"Like dun silk shot thought with gold, Preus interweaves the mesmerizing tale of Astri’s treacherous and harrowing mid-nineteenth-century emigration to America with bewitching tales of magic. A fascinating author’s note only adds to the wonder."
—Booklist, starred review
“Norwegian history, fiction and folklore intertwine seamlessly in this lively, fantastical adventure and moving coming-of-age story.”
—Kirkus Reviews, starred review
“Enthralling and unflinching, this historical tale resonates with mythical undertones that will linger with readers after the final page is turned.” —School Library Journal, starred review
“Astri is like a girl out of a fairy tale, and the native folktales that Preus weaves through the narrative serve as guides, lessons, and inspiration for her.” --Publishers Weekly, starred review
“Several Norwegian folktales are seamlessly integrated into the fast-paced, lyrically narrated story, which features a protagonist as stalwart and fearless as any fairy-tale hero.” —The Horn Book Magazine, starred review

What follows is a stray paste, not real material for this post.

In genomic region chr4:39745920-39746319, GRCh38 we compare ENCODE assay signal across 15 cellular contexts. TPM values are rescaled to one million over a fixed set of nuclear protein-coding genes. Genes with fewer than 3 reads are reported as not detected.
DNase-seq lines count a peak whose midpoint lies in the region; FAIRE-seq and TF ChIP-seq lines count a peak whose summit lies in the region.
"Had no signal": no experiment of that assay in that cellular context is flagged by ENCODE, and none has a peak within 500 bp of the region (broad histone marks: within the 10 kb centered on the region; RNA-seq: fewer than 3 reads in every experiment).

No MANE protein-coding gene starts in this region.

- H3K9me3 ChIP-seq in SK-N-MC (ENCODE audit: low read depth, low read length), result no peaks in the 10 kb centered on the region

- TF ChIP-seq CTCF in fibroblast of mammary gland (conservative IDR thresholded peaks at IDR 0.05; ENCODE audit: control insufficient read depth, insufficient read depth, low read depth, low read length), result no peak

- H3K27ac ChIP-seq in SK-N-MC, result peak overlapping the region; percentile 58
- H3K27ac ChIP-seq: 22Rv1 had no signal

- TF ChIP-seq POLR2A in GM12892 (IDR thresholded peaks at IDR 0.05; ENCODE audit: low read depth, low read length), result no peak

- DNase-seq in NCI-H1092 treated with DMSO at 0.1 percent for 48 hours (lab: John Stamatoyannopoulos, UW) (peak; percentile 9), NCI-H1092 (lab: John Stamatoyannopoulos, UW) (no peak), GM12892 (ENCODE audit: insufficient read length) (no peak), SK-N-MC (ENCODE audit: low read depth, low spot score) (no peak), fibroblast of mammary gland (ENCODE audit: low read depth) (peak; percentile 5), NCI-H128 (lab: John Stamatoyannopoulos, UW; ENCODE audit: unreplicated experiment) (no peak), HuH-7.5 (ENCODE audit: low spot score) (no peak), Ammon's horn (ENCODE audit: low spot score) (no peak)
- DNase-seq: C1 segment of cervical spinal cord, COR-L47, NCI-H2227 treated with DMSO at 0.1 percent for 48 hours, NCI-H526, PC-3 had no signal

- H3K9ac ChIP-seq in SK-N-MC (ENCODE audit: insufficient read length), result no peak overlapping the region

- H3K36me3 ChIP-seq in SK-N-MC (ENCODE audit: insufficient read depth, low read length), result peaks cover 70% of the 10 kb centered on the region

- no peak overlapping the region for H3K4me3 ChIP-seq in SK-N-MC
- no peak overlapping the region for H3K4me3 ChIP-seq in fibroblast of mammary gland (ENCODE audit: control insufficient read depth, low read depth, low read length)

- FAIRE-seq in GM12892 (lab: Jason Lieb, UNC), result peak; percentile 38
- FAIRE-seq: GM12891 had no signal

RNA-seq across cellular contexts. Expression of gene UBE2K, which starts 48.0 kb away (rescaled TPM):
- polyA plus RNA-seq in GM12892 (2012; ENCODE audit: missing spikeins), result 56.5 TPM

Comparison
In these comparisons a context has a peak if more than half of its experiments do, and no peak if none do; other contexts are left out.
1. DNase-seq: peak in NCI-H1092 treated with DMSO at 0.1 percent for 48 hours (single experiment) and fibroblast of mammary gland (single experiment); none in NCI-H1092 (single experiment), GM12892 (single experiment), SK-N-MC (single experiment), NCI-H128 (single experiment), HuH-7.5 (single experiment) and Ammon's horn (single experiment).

“It’s Astri’s voice, however, that is most appealing: her direct, no-nonsense narration has a sharp bite, yet it also reveals the vulnerable young girl who’s willing to continue to fight but is nonetheless exhausted by the weight of her struggle. The chapters have an episodic structure that makes this an ideal choice for readaloud or storytelling adaptations, while the mix of folklore, fact, and fantasy will please fans of Edith Patou’s East.” —The Bulletin of The Center for Children’s Books
“It’s amazing. Dark and resilient with a core theme that simply cannot be ignored … with folktales and beautifully written prose. With a deep sisterly bond, and a serious consideration of what is right and what is wrong and what is necessary in desperate circumstances. Slow to start, smart when it continues, and unlike anything you’ve ever really read before … Remarkable.” —Elizabeth Bird, School Library Journal Fuse Eight blog.